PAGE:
Under the Communists, believers of all faiths were oppressed [in Belarus]. However, post-independence Belarus has generally been tolerant of most religious practices, including that of Roman Catholics. There are some instances of prejudice, however, primarily because Roman Catholics are often suspect [sic] of being close to Poland, a [sic] historic foe of Belarus. In the past year, the President of Belarus has implied that the loyalty of such people is in question and there are limits on the activities of foreign Catholic Priests, most of whom are, in fact, Polish nationals. These forces do not contribute to a climate of ethnic and religious tolerance.
At the same time, the Roman Catholic Churches flourish in Belarus. Scores of Church buildings earlier confiscated by the Communists have been returned. We have no indication that ordinary individuals are prohibited, or inhibited, from practicing their religion. Thus, while these developments have been criticized, for example, in the most recent (1966) [sic] edition of our Country Reports on Human Rights Practices they do not constitute a pattern of abuse.
In May of 1996, the IJ conducted a hearing on the Application. Mikhailevitch testified that his father was persecuted in Belarus for having escaped from Siberia after spending twelve years there. He also discussed his religious activities, which included restoring church buildings, painting and restoring icons, and assisting others in obtaining baptism for infants. Mikhailevitch testified that the KGB questioned him in regard to those activities on two occasions in 1990. He also testified that, on one occasion, the KGB arrived at his home at 1:00 a.m. and knocked on the door for approximately 40 minutes before leaving. According to Mikhailevitch, several of his neighbors witnessed the incident and he consequently earned a reputation as "a criminal." He speculated that if he returned to Belarus, "it's possible that [the KGB] would put me in jail for several – several years." Mikhailevitch admitted, however, that he had never been arrested, imprisoned, or physically harmed in Belarus on account of his religious activities.
The IJ denied the Application at the conclusion of the hearing. Although finding that Mikhailevitch was "essentially credible" and that his fears of persecution in Belarus were "subjectively genuine," the IJ concluded that Mikhailevitch was statutorily ineligible for asylum because he did not qualify as a "refugee" as defined in 8 U.S.C. ? 1101(a)(42)(A). In so ruling, the IJ determined that Mikhailevitch failed to satisfy his burden of proving either that he suffered past persecution in Belarus or that he had a well-founded fear of suffering future prosecution if he were returned to Belarus. In light of the foregoing determination, the IJ ruled that Mikhailevitch could not make the more stringent showing necessary for entitlement to withholding of deportation.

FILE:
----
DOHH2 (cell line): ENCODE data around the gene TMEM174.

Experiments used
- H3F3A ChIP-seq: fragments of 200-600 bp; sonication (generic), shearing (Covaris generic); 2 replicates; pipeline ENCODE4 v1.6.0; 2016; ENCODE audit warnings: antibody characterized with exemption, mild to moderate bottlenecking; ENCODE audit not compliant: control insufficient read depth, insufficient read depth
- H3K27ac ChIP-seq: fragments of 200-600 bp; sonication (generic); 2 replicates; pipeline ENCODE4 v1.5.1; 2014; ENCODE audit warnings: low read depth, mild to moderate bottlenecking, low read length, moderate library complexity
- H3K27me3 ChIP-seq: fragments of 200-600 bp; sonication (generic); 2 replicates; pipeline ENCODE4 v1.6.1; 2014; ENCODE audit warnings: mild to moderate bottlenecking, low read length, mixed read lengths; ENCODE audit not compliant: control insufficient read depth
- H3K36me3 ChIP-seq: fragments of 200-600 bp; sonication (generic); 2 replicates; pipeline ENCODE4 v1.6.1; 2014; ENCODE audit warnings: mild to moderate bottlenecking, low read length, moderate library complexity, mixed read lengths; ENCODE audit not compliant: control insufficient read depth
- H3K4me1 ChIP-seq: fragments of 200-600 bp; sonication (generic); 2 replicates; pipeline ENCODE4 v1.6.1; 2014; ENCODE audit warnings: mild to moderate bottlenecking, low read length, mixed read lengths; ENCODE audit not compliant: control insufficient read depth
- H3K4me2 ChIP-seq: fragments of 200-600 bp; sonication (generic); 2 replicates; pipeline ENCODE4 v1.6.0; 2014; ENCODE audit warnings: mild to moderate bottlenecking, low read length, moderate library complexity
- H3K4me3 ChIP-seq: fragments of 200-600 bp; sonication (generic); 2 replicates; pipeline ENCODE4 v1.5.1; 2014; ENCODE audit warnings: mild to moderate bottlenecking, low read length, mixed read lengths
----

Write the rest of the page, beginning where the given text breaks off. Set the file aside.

Mikhailevitch appealed to the Board from the IJ's denial of the Application. The Board affirmed the IJ's decision and dismissed Mikhailevitch's appeal in an order rendered on April 29, 1997. On May 28, 1997, Mikhailevitch timely filed a petition for review with this court under 8 U.S.C. ? 1105a, as modified by section 309(c)(4) of the Illegal Immigration Reform and Immigrant Responsibility Act of 1996 (the "IIRIRA"), Pub. L. No. 104-208, 1996 U.S.C.C.A.N. (110 Stat.) 3009-546. Pursuant to the latter section, our review of the merits of Mikhailevitch's petition will be based upon the Act's provisions as they existed before enactment of the IIRIRA.
A. Standard of Review
We must ascertain whether the Board correctly determined that Mikhailevitch failed to sustain his burden of establishing eligibility for asylum and withholding of deportation. The Board's determination "must be upheld if 'supported by reasonable, substantial, and probative evidence on the record considered as a whole.'" INS v. Elias-Zacarias, 502 U.S. 478, 481 (1992) (quoting 8 U.S.C. ? 1105a(a)(4)). Under this deferential standard, we may not reverse the Board's determination simply because we would have decided the matter differently. Klawitter v. INS, 970 F.2d 149, 151-52 (6th Cir. 1992). We may reverse, on the other hand, if the evidence presented by Mikhailevitch "not only supports a contrary conclusion, but indeed compels it." Id. at 152. The appropriate inquiry is whether the applicable evidence "was such that a reasonable factfinder would have to conclude that the requisite fear of persecution existed." Elias-Zacarias, 502 U.S. at 481.